Teacher: Trish Jowders
Dimension 1 of the Inquiry Arc: Developing Questions and Planning Inquiries With the entire scope of human experience as its backdrop, the content of social studies consists of a rich array of facts, concepts, and generalizations. The way to tie all of this content together is through the use of compelling and supporting questions.
Dimension 2 The Inquiry Arc: Applying disciplinary concepts and tools and
Dimension 2 sets forth the conceptual content that defines the disciplines, such as the historian’s habit of describing how the perspectives of people in the present shape their interpretations of the past. This practice, along with the curricular content and the distinctive habits of mind from the other social science disciplines, informs students’ investigations and contributes to an inquiry process for social studies.
Evaluating sources and using evidenceHaving students gather, evaluate, and use a rich subset of those sourc¬es offers them opportunities to identify claims and counter-claims and to support those claims with evidence. Making and supporting evidence-based claims and counter-claims is key to student capacity to construct explanations and arguments.
Communicating conclusions and taking informed actionActive and responsible citizens identify and analyze public problems; deliberate with other people about how to define and address issues; take constructive, collaborative action; reflect on their actions; create and sustain groups; and influence institutions both large and small.
Full lesson plan for Motivating Civic Action Among First Graders in the Common Core Era Using the “Inquiry Arc”.
This illustrated book offers the true story of how a poor African girl was able to attend school after receiving a goat as a gift through a special international project and then sell its milk to get the money needed to buy her books.
The key to bully-free schools is character development from a young age. This set explores the Character Counts Six Pillars of Character Education with an ant-bullying spin. Full color photos, honest text and real-life exaples help these books hit home.
The largest professional association in the country devoted solely to social studies education. NCSS engages and supports educators in strengthening and advocating social studies.
Inspired by true events, One Hen tells the story of Kojo, a boy from Ghana who turns a small loan into a thriving farm and a livelihood for many.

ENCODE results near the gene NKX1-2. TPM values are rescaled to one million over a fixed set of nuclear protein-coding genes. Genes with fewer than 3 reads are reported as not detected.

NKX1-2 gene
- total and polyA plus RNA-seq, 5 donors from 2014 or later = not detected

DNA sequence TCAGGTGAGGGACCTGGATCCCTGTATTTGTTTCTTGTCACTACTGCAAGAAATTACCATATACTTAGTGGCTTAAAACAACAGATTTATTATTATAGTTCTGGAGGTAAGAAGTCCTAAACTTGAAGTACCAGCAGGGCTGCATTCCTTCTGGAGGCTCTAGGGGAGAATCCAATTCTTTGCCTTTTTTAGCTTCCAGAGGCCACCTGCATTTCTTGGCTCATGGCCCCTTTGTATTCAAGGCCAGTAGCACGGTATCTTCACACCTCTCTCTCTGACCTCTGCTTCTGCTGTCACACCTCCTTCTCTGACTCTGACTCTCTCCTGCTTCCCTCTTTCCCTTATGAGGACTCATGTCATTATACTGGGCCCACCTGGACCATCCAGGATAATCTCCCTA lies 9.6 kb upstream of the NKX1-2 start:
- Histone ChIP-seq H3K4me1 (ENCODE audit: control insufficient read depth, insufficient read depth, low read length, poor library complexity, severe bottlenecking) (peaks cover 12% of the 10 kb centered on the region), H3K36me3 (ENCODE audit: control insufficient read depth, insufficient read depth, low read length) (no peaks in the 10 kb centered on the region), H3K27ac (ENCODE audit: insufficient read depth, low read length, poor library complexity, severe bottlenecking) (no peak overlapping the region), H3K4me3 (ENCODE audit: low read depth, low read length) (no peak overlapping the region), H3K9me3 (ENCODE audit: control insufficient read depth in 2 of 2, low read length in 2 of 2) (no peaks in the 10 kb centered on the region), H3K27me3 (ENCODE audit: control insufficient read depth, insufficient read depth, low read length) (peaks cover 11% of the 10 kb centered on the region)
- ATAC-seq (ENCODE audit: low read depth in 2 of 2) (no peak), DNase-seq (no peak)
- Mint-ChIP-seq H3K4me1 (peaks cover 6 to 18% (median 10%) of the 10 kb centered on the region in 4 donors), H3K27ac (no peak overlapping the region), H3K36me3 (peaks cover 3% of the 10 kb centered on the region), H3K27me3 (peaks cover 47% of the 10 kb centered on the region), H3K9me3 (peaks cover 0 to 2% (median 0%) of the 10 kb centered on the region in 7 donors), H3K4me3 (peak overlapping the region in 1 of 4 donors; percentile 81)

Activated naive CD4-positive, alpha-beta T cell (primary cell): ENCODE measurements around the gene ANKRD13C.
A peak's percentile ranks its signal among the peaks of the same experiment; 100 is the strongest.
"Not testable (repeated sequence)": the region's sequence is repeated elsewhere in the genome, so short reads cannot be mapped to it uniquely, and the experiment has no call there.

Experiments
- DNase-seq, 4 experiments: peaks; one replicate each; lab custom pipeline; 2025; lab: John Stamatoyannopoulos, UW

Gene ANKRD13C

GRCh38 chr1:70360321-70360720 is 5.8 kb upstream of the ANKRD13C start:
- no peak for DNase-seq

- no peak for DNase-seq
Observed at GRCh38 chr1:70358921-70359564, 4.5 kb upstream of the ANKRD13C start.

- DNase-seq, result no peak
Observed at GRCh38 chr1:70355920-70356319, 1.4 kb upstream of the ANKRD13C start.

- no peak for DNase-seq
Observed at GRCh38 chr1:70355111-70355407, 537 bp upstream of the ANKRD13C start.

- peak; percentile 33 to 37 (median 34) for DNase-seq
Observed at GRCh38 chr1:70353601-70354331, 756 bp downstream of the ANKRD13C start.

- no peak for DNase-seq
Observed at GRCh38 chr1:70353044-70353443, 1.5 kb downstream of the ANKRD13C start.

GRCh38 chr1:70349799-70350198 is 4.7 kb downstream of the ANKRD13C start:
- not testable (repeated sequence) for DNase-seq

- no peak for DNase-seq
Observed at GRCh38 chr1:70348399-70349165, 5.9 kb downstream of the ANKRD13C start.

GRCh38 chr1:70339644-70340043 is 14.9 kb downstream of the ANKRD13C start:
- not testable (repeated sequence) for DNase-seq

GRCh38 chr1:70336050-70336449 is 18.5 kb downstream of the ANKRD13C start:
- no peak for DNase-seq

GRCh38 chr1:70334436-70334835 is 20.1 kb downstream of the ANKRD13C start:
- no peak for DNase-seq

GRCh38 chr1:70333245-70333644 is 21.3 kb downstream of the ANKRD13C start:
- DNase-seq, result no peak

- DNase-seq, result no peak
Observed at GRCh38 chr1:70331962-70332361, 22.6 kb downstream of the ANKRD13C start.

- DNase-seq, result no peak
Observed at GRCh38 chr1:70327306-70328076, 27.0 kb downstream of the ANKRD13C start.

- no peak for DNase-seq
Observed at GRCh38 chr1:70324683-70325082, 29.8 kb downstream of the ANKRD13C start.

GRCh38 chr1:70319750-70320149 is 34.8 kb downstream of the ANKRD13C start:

Provides educators, parents, and afterschool professionals with access to the highest quality practices in reading and language arts instruction by offering the very best in free materials.
Many social studies teachers are nervous about the coming of Common Core State Standards. With so much emphasis placed on literacy, social studies teachers fear they will see content slashed to leave time for meeting English's non-fiction standards. Already reeling from a lack of attention from the benchmarks put in place by No Child Left Behind, those devoted to social studies feel like they are once again on the outside looking in. However, could the implementation of Common Core actually bring social studies back into focus? Organizations such as the National Council for the Social Studies and the National History Education Clearinghouse have begun mobilizing to advocate for dedicated social studies curricula aligned with Common Core. This article discusses the meaning of Common Core.
William Kamkwamba was born in Malawi, a country where magic ruled and modern science was mystery. It was also a land withered by drought and hunger. But William had read about windmills, and he dreamed of building one that would bring to his small village a set of luxuries that only 2 percent of Malawians could enjoy: electricity and running water. His neighbors called him misala—crazy—but William refused to let go of his dreams. With a small pile of once-forgotten science textbooks; some scrap metal, tractor parts, and bicycle halves; and an armory of curiosity and determination, he embarked on a daring plan to forge an unlikely contraption and small miracle that would change the lives around him.
The Boy Who Harnessed the Wind is a remarkable true story about human inventiveness and its power to overcome crippling adversity. It will inspire anyone who doubts the power of one individual's ability to change his community and better the lives of those around him.
The result of a three year state-led collaborative effort, the College, Career, and Civic Life (C3) Framework for Social Studies State Standards was developed to serve two audiences: for states to upgrade their state social studies standards and for practitioners — local school districts, schools, teachers and curriculum writers — to strengthen their social studies programs. Its objectives are to: a) enhance the rigor of the social studies disciplines; b) build critical thinking, problem solving, and participatory skills to become engaged citizens; and c) align academic programs to the Common Core State Standards for English Language Arts and Literacy in History/Social Studies.
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